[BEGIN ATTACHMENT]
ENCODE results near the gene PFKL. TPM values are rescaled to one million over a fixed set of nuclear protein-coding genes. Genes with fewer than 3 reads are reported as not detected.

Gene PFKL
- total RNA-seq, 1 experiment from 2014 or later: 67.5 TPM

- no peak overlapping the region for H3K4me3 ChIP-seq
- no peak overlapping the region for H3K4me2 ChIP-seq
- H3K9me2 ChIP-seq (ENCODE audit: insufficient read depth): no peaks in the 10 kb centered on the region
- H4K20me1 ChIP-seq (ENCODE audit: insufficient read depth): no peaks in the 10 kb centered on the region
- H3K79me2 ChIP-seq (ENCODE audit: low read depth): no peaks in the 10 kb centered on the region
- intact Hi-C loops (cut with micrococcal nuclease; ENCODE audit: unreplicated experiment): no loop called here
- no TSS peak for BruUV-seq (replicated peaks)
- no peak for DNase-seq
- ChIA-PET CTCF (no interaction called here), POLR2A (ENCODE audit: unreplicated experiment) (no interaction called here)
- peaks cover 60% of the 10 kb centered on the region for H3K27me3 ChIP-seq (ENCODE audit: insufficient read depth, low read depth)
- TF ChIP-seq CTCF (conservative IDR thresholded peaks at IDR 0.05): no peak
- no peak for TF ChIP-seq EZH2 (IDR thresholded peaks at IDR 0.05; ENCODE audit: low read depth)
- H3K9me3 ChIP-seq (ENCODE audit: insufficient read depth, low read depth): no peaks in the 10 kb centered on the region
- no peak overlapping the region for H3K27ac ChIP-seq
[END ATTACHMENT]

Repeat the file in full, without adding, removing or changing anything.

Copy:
ENCODE results near the gene PFKL. TPM values are rescaled to one million over a fixed set of nuclear protein-coding genes. Genes with fewer than 3 reads are reported as not detected.

Gene PFKL
- total RNA-seq, 1 experiment from 2014 or later: 67.5 TPM

- no peak overlapping the region for H3K4me3 ChIP-seq
- no peak overlapping the region for H3K4me2 ChIP-seq
- H3K9me2 ChIP-seq (ENCODE audit: insufficient read depth): no peaks in the 10 kb centered on the region
- H4K20me1 ChIP-seq (ENCODE audit: insufficient read depth): no peaks in the 10 kb centered on the region
- H3K79me2 ChIP-seq (ENCODE audit: low read depth): no peaks in the 10 kb centered on the region
- intact Hi-C loops (cut with micrococcal nuclease; ENCODE audit: unreplicated experiment): no loop called here
- no TSS peak for BruUV-seq (replicated peaks)
- no peak for DNase-seq
- ChIA-PET CTCF (no interaction called here), POLR2A (ENCODE audit: unreplicated experiment) (no interaction called here)
- peaks cover 60% of the 10 kb centered on the region for H3K27me3 ChIP-seq (ENCODE audit: insufficient read depth, low read depth)
- TF ChIP-seq CTCF (conservative IDR thresholded peaks at IDR 0.05): no peak
- no peak for TF ChIP-seq EZH2 (IDR thresholded peaks at IDR 0.05; ENCODE audit: low read depth)
- H3K9me3 ChIP-seq (ENCODE audit: insufficient read depth, low read depth): no peaks in the 10 kb centered on the region
- no peak overlapping the region for H3K27ac ChIP-seq